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The next generation is tomorrow’s workforce. Helping young people to experience and handle risk is part of preparing them for adult life and the world of work. Young people can gain this experience from participating in challenging and exciting outdoor events made possible by organisations prepared to adopt a common sense and proportionate approach that balances benefits and risk.
I support this publication for the encouragement that it gives to everyone to adopt such an approach. Judith Hackitt CBE, Chair, Health and Safety Executive Developing confidence and risk judgement among young people is crucial if we are to structure a society that is not risk averse. We need to accept that uncertainty is inherent in adventure, and this contains the possibility of adverse outcomes.
A young person’s development should not be unduly stifled by the proper need to consider the worst consequence of risk but must be balanced by its likelihood and indeed its benefits. Counter-intuitively, the key to challenging risk aversion among leaders and decision makers, is the application of balanced risk assessment.
It is only by objective analysis that the benefits and opportunities of an activity can be weighed against their potential to go wrong. Indeed I feel that the terminology should be changed to ‘risk/benefit assessment’.
For the most part, as previous generations have learnt by experience, it is rare indeed that a well planned exercise leads to accident. It will instead be most likely to bring a sense of enterprise, fun and accomplishment, so vital for maturity, judgement and well-being, which must nearly always offset the residual and inevitable risk.
Our mantra at RoSPA sums up this approach: We must try to make life as safe as necessary, not as safe as possible. This is why I am delighted to support the work of the OEAP and Tim Gill with Nothing Ventured. We welcome the debate this will promote. Tom Mullarkey OBE, Chief Executive, Royal Society for the Prevention of Accidents
November 2018 camp advertising for Glenhaven Park
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Children’s lives today are significantly different than they were just 1-2 generations ago. As a general rule, children today have fewer opportunities for outdoor free play or regular contact with nature. Their physical boundaries have shrunk and they experience less autonomy today than they did in the 60’s and 70’s.
A 2011 Planet Ark Study showed that 1 in 10 children today play outside once per week or less.1 Children’s free time has become structured and watched over by adults. Technology dictates their lives and Australian children of all ages are too sedentary and not physically active enough. Only 19% of young people in the 5-17 year age bracket, meet the national daily physical activity guidelines (60mins/day) while only 29% are meeting the sedentary behaviour screen time guidelines (<2hrs/day).2 Children are losing their understanding that nature and opportunity exists in their own backyards and neighborhoods. Richard Louv, called this phenomenon, ‘naturedeficit disorder’.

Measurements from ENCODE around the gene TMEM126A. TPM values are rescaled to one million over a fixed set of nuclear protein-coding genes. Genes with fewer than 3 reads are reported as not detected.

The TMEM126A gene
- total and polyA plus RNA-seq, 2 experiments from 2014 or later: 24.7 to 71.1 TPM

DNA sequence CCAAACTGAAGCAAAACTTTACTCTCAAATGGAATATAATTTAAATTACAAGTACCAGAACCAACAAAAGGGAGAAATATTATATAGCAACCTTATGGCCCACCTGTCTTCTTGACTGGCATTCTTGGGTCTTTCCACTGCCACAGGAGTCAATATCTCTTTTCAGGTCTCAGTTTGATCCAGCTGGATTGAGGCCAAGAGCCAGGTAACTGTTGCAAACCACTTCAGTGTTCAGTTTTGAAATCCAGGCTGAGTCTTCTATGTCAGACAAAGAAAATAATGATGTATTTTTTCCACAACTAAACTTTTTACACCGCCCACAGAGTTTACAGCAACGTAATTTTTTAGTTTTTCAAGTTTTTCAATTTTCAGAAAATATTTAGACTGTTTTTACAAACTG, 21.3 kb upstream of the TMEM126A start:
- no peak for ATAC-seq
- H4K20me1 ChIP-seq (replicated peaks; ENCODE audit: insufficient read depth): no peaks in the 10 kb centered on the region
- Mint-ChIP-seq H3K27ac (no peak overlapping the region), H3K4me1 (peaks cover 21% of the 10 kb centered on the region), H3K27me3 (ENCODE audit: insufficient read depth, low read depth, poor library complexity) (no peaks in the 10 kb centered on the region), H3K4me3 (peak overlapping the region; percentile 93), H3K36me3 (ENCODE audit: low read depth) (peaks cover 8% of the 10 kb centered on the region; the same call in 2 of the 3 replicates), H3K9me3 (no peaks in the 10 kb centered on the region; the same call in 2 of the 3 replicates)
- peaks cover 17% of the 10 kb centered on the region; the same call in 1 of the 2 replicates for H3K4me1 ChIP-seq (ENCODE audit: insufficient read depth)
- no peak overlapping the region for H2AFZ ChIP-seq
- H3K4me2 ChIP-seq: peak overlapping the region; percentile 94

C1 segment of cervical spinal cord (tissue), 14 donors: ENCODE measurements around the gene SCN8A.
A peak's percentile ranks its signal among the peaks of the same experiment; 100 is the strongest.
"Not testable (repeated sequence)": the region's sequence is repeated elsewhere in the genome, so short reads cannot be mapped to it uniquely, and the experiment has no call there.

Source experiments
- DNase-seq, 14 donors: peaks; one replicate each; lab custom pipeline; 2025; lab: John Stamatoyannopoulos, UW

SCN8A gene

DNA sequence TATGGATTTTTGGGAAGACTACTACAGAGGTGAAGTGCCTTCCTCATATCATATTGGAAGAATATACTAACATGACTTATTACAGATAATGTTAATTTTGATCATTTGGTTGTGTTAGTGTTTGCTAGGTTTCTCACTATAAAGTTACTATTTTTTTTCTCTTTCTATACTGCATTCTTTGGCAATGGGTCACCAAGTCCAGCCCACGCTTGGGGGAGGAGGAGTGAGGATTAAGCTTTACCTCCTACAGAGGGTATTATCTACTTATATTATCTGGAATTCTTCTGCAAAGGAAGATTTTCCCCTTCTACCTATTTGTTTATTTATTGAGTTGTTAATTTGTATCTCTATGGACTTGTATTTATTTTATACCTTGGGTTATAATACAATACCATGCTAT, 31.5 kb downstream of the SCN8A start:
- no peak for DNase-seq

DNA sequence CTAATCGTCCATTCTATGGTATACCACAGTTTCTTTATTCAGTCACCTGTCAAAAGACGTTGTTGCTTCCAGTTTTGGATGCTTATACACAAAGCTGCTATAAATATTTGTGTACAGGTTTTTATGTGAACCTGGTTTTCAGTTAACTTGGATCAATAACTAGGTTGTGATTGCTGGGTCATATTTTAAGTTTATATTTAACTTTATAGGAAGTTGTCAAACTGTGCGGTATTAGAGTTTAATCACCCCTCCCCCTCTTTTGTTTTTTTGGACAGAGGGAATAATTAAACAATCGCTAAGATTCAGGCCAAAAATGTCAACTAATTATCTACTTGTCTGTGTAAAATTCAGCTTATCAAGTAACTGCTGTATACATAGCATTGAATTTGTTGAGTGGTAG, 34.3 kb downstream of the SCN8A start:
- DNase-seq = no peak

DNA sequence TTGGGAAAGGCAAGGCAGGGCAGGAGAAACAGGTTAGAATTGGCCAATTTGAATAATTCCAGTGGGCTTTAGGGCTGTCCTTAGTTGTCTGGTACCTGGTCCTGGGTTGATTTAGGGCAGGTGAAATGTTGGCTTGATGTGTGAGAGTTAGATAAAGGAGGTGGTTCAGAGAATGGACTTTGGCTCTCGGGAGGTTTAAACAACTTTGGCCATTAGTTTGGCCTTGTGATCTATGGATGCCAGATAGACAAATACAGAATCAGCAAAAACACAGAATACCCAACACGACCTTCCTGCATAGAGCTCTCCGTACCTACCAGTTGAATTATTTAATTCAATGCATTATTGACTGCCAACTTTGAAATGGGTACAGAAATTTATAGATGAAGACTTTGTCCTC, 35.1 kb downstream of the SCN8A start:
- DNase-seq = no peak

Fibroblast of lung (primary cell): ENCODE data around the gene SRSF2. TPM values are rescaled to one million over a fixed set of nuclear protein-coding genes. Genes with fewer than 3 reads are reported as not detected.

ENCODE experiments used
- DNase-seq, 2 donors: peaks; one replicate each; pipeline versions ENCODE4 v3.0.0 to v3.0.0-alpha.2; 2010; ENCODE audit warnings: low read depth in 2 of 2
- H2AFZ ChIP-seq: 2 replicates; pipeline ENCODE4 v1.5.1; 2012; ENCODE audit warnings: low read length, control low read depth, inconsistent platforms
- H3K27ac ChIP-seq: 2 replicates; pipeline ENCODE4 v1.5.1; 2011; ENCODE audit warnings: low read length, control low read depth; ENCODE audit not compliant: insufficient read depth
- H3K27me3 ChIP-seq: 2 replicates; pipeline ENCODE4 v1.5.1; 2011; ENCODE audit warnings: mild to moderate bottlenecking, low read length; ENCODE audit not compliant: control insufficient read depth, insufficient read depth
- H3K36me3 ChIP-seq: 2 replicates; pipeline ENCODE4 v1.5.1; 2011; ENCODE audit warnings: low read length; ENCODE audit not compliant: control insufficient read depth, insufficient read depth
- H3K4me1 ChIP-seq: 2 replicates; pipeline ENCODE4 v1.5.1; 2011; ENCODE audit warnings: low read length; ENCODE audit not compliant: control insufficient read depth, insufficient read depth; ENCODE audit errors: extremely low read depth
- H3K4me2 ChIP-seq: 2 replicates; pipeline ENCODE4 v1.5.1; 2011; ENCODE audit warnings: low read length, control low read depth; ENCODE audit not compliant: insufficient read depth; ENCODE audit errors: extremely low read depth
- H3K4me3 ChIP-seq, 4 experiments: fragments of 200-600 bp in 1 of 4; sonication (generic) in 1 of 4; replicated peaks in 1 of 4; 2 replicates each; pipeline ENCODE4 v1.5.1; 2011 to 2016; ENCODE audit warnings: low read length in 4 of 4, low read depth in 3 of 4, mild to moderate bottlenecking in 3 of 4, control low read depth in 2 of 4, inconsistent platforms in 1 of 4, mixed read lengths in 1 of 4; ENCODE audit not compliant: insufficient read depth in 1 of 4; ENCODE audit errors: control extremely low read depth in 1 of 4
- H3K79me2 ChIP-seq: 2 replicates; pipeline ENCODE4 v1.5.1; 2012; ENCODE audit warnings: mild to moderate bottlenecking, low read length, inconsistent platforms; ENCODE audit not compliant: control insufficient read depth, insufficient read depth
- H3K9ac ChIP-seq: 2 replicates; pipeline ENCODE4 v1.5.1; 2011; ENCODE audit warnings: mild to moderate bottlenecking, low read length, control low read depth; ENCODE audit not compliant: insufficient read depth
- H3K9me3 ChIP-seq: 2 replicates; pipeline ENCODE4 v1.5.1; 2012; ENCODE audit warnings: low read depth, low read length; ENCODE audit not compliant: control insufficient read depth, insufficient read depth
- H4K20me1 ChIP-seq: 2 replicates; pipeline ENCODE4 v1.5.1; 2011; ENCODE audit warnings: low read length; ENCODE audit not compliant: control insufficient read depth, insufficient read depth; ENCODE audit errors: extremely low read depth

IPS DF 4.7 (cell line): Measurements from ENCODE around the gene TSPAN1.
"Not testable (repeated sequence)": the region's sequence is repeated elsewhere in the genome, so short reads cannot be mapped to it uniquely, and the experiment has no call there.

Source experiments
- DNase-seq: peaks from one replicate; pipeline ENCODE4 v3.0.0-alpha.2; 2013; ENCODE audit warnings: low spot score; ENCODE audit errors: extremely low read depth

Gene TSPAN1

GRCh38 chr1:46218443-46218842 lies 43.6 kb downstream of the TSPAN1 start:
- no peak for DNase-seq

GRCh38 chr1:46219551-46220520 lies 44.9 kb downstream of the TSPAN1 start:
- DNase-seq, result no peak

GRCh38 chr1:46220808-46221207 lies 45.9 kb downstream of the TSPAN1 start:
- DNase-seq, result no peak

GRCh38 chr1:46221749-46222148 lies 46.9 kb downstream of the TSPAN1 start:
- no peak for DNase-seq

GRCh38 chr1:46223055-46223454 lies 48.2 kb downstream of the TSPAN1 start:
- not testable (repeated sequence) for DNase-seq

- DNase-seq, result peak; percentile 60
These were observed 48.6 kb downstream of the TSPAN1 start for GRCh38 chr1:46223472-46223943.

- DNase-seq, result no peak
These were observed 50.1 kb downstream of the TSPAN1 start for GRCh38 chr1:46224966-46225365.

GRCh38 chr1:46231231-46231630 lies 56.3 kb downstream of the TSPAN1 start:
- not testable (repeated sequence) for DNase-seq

The long term impact of nature deficit, is the loss of future environmental stewards. Sir David Attenborough said, no one will protect what they don’t care about and no one will care about what they have never experienced.
The current direction in our schools is to focus on educating children to become the innovators of tomorrow. Ensuring children are exposed to curriculum connected to nature will ensure that the highly capable students of today, will be the environmental stewards of tomorrow.
Our aim in Australian schools is to ensure that all young people are supported to become successful learners, confident and creative individuals and active and informed citizens (MCEETYAA) 2008. We need students who learn through experience, who understand and make sense of the world and their place within it.
John Dewey, a hundred years ago warned of the ‘pedagogical fallacy’ that everything children learn they have to be taught: “Children are people, they grow into tomorrow only as they live today.”
Improving resilience, learning and wellbeing among young people.
A new study by the Outdoor Youth Programs Research Alliance (OYPRA) developed and conducted over nine years has shown camps and outdoor education programs can lead to improved mental health and wellbeing in young people.
The extensive research undertaken by OYPRA will help inform policy and practice, and lead to more strategic investment in Australia’s outdoor programs for learning, healthy living and positive youth development.
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Camps lead to better health outcomes Australians who have gone on school camps know firsthand that outdoor learning programs support personal development and learning new skills.
Why are these findings important? The incidence of mental illness in Australia continues to rise amongst young people. Camps and outdoor learning programs offer a solution to strengthen and support the mental health of young Australians as proven in research conducted by OYPRA.
We’re in the middle of painting the pool ready for the warm weather, it’s quite a job being 12 metres long but it certainly worth it and it’s bright!